Each season has a scent to herald and define it. Summer’s belongs to sizzling car roofs and sweating rubber tyres, the static residue of thunderstorms following heatwaves, autumn’s to low-hanging mist and rotting leaves, then toffee apples, fireworks and chip fat running into drains. Winter’s at its height is fresh, the icy clean of morning frosts and condensation-covered windows, but its first approach has an anflug of its own – the oily, faint metallic wash of pipes grinding back into use, radiators moaning once more while cold hangs in the air outside. This was the smell that filled my house this morning.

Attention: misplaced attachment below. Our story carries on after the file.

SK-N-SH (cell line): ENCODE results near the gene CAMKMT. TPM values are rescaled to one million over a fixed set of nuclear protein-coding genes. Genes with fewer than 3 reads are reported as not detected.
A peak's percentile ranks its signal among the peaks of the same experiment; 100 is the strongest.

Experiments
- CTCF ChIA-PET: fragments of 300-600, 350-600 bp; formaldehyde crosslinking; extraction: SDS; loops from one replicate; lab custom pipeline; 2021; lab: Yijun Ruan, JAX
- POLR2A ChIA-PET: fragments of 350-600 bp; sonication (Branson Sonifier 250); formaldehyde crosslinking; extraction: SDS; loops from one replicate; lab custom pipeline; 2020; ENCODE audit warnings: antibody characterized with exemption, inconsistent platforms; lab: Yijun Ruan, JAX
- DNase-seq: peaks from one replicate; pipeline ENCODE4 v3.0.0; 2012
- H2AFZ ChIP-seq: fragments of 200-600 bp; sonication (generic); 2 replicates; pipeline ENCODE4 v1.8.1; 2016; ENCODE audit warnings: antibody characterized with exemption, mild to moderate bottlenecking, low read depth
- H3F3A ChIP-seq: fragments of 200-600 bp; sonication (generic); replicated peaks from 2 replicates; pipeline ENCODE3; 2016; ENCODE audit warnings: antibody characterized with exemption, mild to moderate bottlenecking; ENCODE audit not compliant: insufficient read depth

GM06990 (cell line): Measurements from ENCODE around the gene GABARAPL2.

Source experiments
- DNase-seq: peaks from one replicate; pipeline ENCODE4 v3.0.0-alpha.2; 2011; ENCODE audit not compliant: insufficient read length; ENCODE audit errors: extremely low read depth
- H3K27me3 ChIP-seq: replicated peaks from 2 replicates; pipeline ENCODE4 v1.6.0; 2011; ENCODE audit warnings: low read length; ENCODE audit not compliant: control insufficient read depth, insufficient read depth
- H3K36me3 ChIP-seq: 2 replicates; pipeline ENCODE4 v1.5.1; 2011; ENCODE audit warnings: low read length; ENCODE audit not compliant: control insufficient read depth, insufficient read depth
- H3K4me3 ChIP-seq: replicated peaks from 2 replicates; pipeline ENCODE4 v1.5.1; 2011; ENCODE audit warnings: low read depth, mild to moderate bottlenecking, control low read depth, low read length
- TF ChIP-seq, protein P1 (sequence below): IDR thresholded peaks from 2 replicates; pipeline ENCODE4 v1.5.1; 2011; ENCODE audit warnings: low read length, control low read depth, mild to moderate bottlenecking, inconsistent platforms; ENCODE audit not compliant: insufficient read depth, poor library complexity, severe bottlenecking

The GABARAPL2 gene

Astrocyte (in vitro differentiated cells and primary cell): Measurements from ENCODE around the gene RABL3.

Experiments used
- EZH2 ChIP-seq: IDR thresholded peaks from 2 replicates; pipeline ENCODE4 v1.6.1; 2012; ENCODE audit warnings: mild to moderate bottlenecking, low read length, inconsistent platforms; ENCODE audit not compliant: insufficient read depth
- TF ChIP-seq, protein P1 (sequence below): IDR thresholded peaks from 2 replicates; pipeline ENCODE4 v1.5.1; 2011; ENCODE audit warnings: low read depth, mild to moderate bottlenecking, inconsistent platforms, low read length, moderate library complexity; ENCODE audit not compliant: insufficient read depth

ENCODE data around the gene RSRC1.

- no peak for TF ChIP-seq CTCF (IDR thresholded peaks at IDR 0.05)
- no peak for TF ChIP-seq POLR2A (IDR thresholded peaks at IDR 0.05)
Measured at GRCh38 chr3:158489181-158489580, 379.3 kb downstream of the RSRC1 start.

Till January I’m resident again in my home town, a draughty, church-filled thorp near the Scottish border, twenty miles of mountains, lakes and woods to either side. Not since 2008 have I seen winter in here: for the five years in between, I spent those months either in Oxford or Berlin, returning Christmastime to a place transformed without viewing the transformation. Before that, winter was a misery, dark days and long nights holed up, blocked up and fed up, craving sunlight and release. As a teen I loathed this town, longed to escape its smothering isolation – the day my A-levels reached an end, also the day I turned eighteen, I packed a bag and left by train, staying on the road till university – and the darkest, coldest time of year when venturing outside was foolish made it feel more cut off still. Our calendar’s last months, the dying embers of the year, seemed lifeless, desolate, as bare emotionally as nearby forests.